Wednesday, 22 October 2014

Amnesia: A Machine For Pigs

Post-Launch Review
Amnesia: A Machine For Pigs
Developer: The Chinese Room
Released: September 2013
Played: complete in 3h18min


In the year 1899, Oswald Mandus wakes up in is bed, wracked with fever. He does not remember why his manor is empty, nor the cause of the shaking and the racket of the colossal machine beneath. Haunted by nebulous memories of an expedition to Mexico and a campaign against the corruption of the Empire, Mandus delves into the bowels of the machine and the horrors within to save his children.

At Launch

Reviews were somewhat mixed but overall positive, averaging 72%. Reviewers enjoyed the bizarre and dark story, themes, and atmosphere, but complained that horror and gameplay were much lighter than the previous Amnesia game.

Post Launch

A couple of patches were released to fix some crash issues, improve performance, add video options, and fix some bugs.


I was a big fan of Amnesia: The Dark Descent, so I was excited for A Machine For Pigs. When it first came out I saw a lot of negative reviews, which disappointed me and kept me away from the game for a while. I finally got around to playing it, and I've decided that the negative reviews are only partially correct.

Like its predecessor, AMFP does atmosphere very well. The environments are convincing and mysterious. The music helps set the feel of the game's era, and also freaks me out a bit when, for example, the organ starts playing in the church and I'm not sure if someone is actually playing it or my character is imagining things or it's just ambience.
These screenshots look exceptionally dark but it's OK in motion
I love the way the notes and journals are written. The author's condescension and saviour complex leads him to refer to the unwashed masses as pigs. He also uses actual pigs in his work and meat processing. That means it's often unclear as to whether he's talking about pigs or people.

That confusion ties in well to your character's amnesia, which is the only real link between TDD and AMFP. The ambiguity of the notes mixes with the contradictions between your character's beliefs and the documentation around him (particularly as relating to his family). Throw in themes of sacrifice for the greater good, evil done in the name of good, and the moral struggle between what's right and what's best, and you get an intricate story with a lot of subplots, mysteries, and big concepts. The game also plays with your perception of what's real by emphasizing that the protagonist is fevered and ill, wracked with sickness and hallucination.
Where AMFP disappoints is in comparison to The Dark Descent. Taken in isolation, AMFP would be a strong game - but with the Amnesia name attached, I have some criticisms. 

AMFP is light on challenge. I wouldn't call TDD a challenging game - the puzzles were straightforward if you paid close attention to the notes and environments, and hiding spots were fairly common. But AMFP is even less intensive, to the point that many of the "puzzles" amount to nothing more than finding a missing piece, which happens to be in plain sight in the room down the hall. It's also very easy to avoid the monsters - hiding isn't even necessary with your sprint speed.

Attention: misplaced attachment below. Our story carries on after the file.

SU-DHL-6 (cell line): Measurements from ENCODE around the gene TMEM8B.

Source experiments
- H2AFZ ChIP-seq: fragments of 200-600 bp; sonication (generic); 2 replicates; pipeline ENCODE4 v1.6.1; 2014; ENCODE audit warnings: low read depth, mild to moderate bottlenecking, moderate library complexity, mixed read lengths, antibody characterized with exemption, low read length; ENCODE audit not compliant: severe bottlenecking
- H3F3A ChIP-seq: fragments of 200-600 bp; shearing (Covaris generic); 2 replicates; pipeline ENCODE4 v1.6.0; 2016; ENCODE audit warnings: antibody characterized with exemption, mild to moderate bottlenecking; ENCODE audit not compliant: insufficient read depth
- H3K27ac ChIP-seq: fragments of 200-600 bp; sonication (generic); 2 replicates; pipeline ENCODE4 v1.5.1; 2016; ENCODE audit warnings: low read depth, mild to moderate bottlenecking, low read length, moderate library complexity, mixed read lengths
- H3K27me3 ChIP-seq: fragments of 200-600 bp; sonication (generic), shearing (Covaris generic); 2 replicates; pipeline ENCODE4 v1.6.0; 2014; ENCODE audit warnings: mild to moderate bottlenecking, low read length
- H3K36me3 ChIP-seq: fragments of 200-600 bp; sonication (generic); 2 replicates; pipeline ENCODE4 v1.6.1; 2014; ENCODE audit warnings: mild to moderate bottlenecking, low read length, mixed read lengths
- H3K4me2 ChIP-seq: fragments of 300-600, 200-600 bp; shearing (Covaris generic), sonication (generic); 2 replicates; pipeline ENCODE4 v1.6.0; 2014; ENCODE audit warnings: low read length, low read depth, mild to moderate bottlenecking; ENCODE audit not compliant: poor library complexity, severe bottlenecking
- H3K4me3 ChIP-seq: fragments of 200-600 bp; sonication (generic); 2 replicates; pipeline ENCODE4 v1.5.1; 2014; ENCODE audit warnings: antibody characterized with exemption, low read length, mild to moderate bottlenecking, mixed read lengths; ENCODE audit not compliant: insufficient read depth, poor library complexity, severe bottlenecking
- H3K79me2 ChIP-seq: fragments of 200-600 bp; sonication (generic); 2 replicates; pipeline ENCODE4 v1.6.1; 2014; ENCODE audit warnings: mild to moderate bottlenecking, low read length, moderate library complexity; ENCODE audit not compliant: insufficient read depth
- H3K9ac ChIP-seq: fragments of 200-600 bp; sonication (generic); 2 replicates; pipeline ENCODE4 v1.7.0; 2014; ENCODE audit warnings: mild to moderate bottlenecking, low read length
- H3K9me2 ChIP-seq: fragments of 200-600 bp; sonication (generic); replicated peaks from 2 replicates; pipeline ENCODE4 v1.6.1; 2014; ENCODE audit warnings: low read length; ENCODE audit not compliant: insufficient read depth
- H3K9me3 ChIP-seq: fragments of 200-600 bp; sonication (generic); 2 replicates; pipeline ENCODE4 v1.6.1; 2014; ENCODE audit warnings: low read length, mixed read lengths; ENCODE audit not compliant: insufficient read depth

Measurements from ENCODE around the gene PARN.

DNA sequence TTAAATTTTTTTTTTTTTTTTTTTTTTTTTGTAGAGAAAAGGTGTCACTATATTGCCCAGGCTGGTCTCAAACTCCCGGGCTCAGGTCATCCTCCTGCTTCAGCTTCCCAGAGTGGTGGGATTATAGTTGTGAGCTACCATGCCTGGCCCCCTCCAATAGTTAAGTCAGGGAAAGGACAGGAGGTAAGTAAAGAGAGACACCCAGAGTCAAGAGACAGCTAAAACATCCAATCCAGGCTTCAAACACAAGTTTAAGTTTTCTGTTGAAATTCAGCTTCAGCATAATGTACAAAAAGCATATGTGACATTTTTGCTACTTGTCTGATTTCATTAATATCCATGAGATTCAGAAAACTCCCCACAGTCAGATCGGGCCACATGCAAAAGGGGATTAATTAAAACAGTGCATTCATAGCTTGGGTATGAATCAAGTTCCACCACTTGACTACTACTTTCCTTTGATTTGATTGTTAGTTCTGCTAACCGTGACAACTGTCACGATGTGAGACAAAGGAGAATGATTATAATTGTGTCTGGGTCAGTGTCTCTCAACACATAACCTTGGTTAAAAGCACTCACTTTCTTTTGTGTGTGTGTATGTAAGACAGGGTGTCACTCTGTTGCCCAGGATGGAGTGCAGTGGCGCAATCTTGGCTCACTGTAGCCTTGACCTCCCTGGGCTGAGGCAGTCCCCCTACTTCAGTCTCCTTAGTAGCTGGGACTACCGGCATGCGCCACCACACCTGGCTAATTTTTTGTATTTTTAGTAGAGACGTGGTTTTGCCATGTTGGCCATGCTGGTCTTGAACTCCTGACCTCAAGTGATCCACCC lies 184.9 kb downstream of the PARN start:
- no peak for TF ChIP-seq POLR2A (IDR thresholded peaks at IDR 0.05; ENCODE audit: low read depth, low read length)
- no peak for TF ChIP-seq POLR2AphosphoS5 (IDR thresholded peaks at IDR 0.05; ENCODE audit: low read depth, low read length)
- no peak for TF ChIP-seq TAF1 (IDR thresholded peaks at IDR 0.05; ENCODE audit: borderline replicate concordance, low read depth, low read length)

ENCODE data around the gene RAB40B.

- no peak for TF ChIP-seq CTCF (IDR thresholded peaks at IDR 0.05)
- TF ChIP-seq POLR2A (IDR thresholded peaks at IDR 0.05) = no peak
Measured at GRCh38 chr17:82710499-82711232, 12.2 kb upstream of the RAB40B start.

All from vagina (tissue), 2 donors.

I mentioned in a previous review that I wish more games would be brave enough to forego action and traditional gameplay in favour of quiet exploration and discovery. AMFP would be a good example if it weren't so linear. Most of the time I think complaints of linearity range from unwarranted to willfully ignorant, but here I found it a little odd to unfold a vast mystery by walking into a room, reading a note, walking to the next room, reading a note, walking to the next room, etc.

But neither of those are major complaints. The big one is that there's a vital part of TDD missing from AMFP: sanity mechanics. I'm not talking about the noises and blurred vision - I'm talking about the risk/reward elements of regaining sanity in the light but also being more vulnerable to monsters, and even more importantly, the sanity drain from looking at monsters. In TDD the sanity mechanics actively discourage you from looking at the monsters, which preserves their mystery and horror. But in AMFP there is no such disincentive, meaning you're free to examine the monsters at your leisure (if they don't catch you, which they won't if you sprint in circles). Being chased by a strange creature is much scarier when you don't even want to look at it, and less so when you're constantly turning around to check how close it is, and in the process getting a clear view and seeing that it's just a misshapen pig. The idea and backstory of the monsters is much scarier than getting a good look at them.
So without the sanity mechanics, A Machine For Pigs is creepy and atmospheric, but rarely scary. I don't get the same sense of dread or terror as I did playing The Dark Descent. That said, I did still quite like the game. The environments help to emphasize the scale of the operation and the machine while also looking pretty good. It presents an intriguing, dark, disturbing story and mysteries with some clever ambiguity and morbidly interesting ideas and philosophy. A Machine For Pigs may not fill your expectations if you're looking for a traditional adventure or horror game, but if you play it with a mind for macabre atmosphere and story, you'll enjoy yourself.

Recommendation: play it.

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